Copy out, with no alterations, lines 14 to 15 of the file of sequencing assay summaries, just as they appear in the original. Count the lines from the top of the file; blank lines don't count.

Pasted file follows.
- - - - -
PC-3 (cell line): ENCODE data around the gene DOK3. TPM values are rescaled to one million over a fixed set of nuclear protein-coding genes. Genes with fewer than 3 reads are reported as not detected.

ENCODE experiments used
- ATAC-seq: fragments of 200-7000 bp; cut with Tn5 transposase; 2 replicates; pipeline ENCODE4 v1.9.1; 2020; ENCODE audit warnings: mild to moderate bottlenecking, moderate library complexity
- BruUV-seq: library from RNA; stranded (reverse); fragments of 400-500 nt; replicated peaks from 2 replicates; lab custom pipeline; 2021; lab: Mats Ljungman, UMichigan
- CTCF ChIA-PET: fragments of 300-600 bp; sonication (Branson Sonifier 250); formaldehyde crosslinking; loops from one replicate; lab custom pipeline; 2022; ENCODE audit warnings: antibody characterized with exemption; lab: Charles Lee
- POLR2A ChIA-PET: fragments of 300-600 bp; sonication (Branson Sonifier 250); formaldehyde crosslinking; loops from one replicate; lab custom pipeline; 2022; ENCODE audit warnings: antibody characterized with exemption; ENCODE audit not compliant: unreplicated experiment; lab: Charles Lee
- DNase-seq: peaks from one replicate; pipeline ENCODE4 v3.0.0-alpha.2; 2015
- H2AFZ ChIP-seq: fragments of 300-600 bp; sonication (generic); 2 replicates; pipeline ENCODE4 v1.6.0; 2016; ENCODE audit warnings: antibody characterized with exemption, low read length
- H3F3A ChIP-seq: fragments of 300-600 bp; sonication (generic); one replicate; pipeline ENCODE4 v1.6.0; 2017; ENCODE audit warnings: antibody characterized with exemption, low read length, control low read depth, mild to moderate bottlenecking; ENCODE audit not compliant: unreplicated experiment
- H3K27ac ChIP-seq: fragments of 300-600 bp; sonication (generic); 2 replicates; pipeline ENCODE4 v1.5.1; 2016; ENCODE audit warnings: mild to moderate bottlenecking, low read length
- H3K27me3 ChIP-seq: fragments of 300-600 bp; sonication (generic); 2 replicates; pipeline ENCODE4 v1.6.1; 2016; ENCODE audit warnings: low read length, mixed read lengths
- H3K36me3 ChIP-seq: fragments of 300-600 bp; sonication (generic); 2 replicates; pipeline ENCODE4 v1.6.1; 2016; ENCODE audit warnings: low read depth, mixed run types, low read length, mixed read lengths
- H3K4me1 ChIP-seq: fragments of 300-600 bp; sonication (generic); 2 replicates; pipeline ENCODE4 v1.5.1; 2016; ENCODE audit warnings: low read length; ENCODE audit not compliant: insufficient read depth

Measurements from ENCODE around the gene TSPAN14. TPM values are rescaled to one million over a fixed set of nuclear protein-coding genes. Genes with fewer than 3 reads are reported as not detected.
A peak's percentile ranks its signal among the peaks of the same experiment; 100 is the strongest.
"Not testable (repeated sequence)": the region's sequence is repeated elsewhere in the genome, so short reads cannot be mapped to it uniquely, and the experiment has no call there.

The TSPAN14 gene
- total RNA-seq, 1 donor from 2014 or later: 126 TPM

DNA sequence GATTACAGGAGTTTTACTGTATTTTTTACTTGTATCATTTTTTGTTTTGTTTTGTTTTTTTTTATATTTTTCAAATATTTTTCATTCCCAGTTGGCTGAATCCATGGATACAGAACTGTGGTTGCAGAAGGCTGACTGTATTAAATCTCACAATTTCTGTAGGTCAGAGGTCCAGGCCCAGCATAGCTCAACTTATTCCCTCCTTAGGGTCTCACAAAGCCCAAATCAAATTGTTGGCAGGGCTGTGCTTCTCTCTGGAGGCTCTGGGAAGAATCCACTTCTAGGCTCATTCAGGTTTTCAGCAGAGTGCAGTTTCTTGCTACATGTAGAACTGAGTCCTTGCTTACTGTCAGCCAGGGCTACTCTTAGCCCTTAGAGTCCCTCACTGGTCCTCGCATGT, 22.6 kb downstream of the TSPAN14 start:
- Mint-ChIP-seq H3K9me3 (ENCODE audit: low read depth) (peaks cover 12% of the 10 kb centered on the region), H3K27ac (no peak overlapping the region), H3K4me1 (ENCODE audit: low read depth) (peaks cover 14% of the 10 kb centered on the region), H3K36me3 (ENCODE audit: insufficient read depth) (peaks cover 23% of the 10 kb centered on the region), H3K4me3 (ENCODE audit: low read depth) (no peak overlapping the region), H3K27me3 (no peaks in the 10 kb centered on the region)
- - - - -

Measurements from ENCODE around the gene TSPAN14. TPM values are rescaled to one million over a fixed set of nuclear protein-coding genes. Genes with fewer than 3 reads are reported as not detected.
A peak's percentile ranks its signal among the peaks of the same experiment; 100 is the strongest.